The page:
Once Hamilton and her political allies gained control of the seven-member COD board, they immediately put Breuder on paid leave and banned him from the campus. The board also hired attorneys to do an internal investigation of the school's policies, personnel, practices and finances.

Termination proceedings began in August 2015 after the internal investigation was completed.

Voiding the contract

It was unclear, though, whether Breuder could legally be ousted before his planned retirement date. Without the buyout deal, Breuder's employment contract wouldn't expire until 2019.

Still, Hamilton long argued that Breuder should be terminated for cause with no significant severance payment.

Hamilton and her allies achieved that goal in September 2015 by declaring that Breuder was an "at-will employee" without a contract.

They voted 4-3 to void Breuder's original employment contract, agreed upon in November 2008, and all subsequent contract extensions and addendums, including the $763,000 severance package.

COD officials, at the time, argued that Breuder's contract and all its amendments and addendums exceeded the authority of previous boards and violated state law.

Attorneys for the school cited "a line of authority" dating back to an 1892 case -- Millikin vs. Edgar County -- that determined an outgoing board can't saddle a new one with a long-term contract.

Breuder was just four months into his tenure when the board that hired him added three years to his contract, extending it to June 2015. The vote happened in April 2009 after new trustees were elected but not yet seated.

COD's attorneys argue that Breuder's contract was void "ab initio" (from the beginning) because its multiyear term deprived future boards the power to hire and fire COD's president.

Voiding Breuder's contract cleared the way for Hamilton, Mazzochi, Bernstein and Napolitano to vote to terminate him in October 2015.

The legal fight

One day after his firing, Breuder sued the board and specifically Mazzochi, Napolitano, Bernstein and Hamilton, who has since left the board.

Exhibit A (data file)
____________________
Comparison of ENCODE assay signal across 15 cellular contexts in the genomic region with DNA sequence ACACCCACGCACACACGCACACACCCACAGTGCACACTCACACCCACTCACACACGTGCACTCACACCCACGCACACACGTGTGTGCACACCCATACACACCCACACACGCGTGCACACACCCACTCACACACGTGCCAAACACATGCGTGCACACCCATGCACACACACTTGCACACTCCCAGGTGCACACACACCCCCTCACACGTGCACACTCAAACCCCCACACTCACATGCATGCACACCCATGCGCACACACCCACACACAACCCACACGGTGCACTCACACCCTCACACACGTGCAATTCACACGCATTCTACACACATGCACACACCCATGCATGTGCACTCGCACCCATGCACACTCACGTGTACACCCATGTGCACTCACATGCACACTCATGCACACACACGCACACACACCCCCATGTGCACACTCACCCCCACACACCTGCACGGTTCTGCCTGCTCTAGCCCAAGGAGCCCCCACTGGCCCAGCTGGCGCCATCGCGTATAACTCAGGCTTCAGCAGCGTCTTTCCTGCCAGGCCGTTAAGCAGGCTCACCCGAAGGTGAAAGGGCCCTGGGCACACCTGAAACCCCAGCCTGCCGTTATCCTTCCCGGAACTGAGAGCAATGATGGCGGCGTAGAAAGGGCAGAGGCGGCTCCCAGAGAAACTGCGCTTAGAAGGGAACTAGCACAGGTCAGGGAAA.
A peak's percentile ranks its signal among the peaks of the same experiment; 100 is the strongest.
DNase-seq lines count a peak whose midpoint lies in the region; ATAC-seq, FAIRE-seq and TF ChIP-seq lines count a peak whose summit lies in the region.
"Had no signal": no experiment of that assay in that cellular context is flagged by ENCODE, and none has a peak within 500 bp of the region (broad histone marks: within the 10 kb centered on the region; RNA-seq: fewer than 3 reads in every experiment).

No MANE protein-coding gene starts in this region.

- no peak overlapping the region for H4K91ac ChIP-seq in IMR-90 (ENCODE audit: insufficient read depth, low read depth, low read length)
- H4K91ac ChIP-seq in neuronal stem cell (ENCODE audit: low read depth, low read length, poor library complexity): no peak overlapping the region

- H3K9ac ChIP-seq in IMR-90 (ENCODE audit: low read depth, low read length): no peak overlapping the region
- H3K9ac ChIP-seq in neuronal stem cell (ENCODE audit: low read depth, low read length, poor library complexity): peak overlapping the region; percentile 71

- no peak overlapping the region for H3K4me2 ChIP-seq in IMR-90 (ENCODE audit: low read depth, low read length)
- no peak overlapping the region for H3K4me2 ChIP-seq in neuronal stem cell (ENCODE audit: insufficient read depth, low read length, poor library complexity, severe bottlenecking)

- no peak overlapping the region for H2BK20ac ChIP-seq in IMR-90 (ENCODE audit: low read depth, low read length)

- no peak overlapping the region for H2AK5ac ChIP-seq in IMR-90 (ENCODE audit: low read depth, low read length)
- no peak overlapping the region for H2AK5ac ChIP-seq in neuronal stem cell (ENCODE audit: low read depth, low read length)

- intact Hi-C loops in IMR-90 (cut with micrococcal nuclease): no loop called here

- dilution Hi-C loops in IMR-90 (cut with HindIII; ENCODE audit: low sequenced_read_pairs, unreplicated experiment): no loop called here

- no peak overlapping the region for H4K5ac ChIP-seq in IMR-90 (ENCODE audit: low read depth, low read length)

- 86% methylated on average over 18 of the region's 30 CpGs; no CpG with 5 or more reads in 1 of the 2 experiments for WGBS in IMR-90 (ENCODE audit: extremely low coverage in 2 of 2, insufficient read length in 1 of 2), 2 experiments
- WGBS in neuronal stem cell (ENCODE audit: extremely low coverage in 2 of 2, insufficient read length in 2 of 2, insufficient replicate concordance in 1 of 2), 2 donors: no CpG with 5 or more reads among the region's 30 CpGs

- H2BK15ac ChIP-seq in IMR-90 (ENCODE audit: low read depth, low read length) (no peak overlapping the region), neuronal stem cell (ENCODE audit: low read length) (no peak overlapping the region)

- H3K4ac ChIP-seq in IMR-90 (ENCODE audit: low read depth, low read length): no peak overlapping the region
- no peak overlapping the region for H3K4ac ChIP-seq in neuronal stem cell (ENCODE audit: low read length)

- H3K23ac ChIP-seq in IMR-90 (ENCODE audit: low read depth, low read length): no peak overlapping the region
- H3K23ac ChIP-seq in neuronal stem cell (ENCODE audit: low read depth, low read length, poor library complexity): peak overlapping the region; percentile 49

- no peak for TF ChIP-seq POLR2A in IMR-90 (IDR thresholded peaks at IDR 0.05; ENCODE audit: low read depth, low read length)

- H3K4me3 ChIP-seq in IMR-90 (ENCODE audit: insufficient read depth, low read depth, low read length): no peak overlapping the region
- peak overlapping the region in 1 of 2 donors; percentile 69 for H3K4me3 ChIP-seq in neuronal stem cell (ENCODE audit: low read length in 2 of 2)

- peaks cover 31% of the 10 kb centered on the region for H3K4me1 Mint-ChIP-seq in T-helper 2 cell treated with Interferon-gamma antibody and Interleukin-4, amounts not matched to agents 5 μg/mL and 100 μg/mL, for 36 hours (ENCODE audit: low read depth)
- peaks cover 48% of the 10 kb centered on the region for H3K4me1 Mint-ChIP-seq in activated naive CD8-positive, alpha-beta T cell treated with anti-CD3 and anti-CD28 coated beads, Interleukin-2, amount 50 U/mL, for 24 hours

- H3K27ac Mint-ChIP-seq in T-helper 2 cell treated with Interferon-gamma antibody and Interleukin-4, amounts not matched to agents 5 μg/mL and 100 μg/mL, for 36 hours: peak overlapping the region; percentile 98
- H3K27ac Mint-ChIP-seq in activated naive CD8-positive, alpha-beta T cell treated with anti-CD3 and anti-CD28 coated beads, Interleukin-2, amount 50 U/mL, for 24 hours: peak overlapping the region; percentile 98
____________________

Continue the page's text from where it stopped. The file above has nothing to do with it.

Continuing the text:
The lawsuit alleges breach of contract, conspiracy, defamation and violation of Breuder's due process rights. He is seeking more than $2 million in compensatory and punitive damages.

Attorneys for the board and the individual trustees filed separate motions last year to dismiss all six counts of Breuder's lawsuit.

In March, U.S. Northern District Court Judge Andrea Wood dismissed one of the counts -- which alleged interference with Breuder's contract -- in its entirety. She also dismissed portions of two other counts but allowed parts of them to remain.

That prompted the attorneys for the board and the individual trustees to appeal Wood's ruling.

Due process

One question that's going to be argued in the appellate court is whether Breuder's due process rights were violated. Breuder claims Hamilton, Mazzochi, Bernstein and Napolitano denied it by suspending and terminating him without a proper hearing.

But attorneys for the trustees contend that Breuder's contract was void. As a result, Breuder was an "at-will employee," who wasn't owned a process before his termination.

In defending that argument, they say: The pact exceeded the ratifying board's power because it extended beyond that board's term. In addition, it required a supermajority vote of the board to fire him, which contradicts the Public Community College Act. Finally, the contract allowed for automatic reappointment and action in closed session, which violates the state's Open Meetings Act.

The trial judge didn't accept any of those arguments, however.

Wood, for example, said other state laws give elected boards the power to grant long-term contracts. The Public Community College Act also gives community college boards the power "to establish policies for the employment and removal of teachers and administrators," Wood wrote.

If Wood's ruling stands, the lawsuit will continue at the trial court level. But if attorneys for Hamilton, Mazzochi, Bernstein and Napolitano can convince the appellate judges to overturn Wood's decision, the case could come to an end.